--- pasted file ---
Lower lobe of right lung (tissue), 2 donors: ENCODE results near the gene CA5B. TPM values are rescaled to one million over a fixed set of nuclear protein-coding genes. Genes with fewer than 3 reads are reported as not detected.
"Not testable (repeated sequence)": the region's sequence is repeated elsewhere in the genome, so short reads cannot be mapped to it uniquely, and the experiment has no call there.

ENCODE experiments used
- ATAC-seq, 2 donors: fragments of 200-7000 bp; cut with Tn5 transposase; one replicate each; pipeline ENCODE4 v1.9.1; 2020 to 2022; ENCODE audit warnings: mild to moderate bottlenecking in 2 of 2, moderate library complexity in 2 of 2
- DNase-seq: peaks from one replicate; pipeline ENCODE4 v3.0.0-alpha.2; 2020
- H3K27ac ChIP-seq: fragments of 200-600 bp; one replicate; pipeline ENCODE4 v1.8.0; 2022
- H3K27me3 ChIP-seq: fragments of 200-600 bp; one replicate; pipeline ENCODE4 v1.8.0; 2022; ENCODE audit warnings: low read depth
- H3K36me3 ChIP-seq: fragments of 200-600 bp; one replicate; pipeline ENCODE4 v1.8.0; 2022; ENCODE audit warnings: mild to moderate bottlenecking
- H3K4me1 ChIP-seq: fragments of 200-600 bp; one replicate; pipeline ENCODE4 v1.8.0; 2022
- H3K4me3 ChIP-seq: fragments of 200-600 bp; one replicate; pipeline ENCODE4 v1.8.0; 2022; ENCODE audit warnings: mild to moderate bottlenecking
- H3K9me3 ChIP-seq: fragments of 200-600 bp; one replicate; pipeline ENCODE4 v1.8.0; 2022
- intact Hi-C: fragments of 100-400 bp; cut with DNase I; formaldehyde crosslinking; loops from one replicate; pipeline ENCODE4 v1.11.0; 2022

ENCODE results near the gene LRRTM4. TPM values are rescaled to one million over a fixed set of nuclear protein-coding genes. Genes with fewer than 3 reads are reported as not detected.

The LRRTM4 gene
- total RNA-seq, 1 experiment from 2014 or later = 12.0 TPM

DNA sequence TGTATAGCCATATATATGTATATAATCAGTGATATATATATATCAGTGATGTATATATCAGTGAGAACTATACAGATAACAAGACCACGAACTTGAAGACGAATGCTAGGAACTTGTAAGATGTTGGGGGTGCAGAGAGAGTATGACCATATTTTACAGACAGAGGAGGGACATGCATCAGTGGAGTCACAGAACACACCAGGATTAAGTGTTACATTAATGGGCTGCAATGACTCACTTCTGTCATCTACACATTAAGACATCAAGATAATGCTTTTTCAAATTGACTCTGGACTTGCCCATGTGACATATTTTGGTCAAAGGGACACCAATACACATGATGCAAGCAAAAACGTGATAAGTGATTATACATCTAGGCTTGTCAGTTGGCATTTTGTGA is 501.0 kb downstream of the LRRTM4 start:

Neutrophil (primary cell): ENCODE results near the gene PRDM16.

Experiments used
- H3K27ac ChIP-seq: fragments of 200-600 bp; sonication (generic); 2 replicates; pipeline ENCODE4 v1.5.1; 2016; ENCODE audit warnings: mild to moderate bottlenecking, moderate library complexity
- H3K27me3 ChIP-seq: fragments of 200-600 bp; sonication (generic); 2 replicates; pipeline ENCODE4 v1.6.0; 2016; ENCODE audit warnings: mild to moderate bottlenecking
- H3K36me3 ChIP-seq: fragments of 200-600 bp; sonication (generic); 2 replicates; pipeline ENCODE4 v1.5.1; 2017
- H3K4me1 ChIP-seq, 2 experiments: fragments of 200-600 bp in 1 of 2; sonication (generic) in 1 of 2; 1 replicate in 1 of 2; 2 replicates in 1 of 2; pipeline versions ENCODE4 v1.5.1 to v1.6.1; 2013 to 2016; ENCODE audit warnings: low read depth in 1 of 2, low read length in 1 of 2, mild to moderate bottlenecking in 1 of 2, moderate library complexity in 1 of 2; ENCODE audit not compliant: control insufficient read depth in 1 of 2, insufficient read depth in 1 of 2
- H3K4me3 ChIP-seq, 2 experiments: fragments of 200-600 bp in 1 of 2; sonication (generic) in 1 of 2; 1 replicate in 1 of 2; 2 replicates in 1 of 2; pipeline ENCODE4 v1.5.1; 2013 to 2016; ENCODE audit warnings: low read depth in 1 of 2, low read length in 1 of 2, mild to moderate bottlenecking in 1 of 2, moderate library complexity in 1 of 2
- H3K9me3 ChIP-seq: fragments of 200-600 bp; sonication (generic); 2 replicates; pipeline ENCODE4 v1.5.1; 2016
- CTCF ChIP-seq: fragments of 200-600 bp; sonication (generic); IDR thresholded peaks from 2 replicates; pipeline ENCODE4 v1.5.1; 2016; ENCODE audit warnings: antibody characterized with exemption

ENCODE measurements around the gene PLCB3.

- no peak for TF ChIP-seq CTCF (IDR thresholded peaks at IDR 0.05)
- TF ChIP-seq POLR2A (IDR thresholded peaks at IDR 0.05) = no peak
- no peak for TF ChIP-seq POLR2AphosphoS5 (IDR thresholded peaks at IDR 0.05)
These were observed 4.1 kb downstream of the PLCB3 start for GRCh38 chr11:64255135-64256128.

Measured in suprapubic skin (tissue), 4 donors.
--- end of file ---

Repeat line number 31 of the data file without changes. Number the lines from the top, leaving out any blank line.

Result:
Measured in suprapubic skin (tissue), 4 donors.